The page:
European telecom sector needs in-market consolidation, says Portugal Telecom CEO

The CEO of Portuguese incumbent Portugal Telecom, which also holds 23.34 per cent of Brazilian player Oi, has voiced concern over Europe’s ability to continue to compete on the global telecoms stage if further consolidation among the operator community is not encouraged.

Speaking at a user group held by Portuguese business assurance specialist WeDo Technologies last week, Zeinal Bava said Europe should look to the US for a lesson. “Europe doesn’t like in-market consolidation and the US loves in-market consolidation,” he said. “And I think the US is right, because if you don’t have in-market consolidation, if you don’t look at the EU as one big market then, we will always lag behind the US.”

The European mobile sector has been damaged by operators’ “irrational behaviour” on pricing, partly driven by regulation on termination rates, he said. Termination rates in Europe came down too quickly for operators to be able to adjust their cost bases, he said, at the expense of margin and shareholder return.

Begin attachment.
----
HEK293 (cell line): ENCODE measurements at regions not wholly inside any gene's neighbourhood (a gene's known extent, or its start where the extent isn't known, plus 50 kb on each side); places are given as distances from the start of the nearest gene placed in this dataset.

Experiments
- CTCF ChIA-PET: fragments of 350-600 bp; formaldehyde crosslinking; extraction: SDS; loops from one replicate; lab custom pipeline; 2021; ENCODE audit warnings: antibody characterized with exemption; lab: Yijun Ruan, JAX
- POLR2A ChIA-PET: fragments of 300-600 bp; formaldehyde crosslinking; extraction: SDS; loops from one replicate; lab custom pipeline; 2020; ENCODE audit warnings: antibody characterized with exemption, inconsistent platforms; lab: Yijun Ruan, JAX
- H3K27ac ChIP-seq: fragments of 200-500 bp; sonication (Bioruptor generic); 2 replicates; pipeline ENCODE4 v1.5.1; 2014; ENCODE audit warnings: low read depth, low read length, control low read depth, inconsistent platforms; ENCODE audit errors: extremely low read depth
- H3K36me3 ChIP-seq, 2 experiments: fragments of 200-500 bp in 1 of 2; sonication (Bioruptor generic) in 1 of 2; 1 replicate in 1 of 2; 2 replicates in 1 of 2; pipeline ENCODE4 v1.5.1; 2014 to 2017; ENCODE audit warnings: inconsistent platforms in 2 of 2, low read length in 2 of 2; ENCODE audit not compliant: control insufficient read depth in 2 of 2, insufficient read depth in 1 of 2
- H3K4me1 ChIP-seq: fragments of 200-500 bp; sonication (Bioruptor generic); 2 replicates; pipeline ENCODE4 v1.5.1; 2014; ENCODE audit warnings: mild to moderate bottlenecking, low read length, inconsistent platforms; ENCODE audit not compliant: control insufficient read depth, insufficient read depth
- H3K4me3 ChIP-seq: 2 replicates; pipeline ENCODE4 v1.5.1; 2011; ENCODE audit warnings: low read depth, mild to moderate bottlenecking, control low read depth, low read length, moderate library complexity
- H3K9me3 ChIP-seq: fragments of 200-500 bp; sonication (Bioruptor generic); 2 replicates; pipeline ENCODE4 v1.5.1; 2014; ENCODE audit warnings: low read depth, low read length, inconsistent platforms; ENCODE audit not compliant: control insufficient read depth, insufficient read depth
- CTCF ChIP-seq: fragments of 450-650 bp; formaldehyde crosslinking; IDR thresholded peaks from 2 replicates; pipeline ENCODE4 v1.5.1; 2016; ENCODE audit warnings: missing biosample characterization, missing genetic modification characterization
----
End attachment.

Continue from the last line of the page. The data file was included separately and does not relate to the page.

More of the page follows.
“If you do something at the expense of your shareholder’s money. Guess what?” he said. “He’s not going to give you capital to invest in your network.”

With ARPU in some markets in Europe dropping to $15– 20 per month, Bava said, technology upgrades become difficult to justify. “The US is the only market where I think they have found the right business model because ARPU in mobile in the US is $50.”

Bava said that Portugal Telecom lacks the capital to lead any consolidation itself and, in any case, is focused on its Brazilian and African portfolios. But Europe faces serious challenges if operators cannot drive scale in the region, he said.

“European operators have to get together simply because we are competing against very large companies worldwide. Either we scale to compete or we get priced out of the market. Unfortunately Europe has taken the view that in-market consolidation has not been a priority and that means it will be very difficult for European operators to aspire to the kind of efficiency that a market like the US is developing now.”

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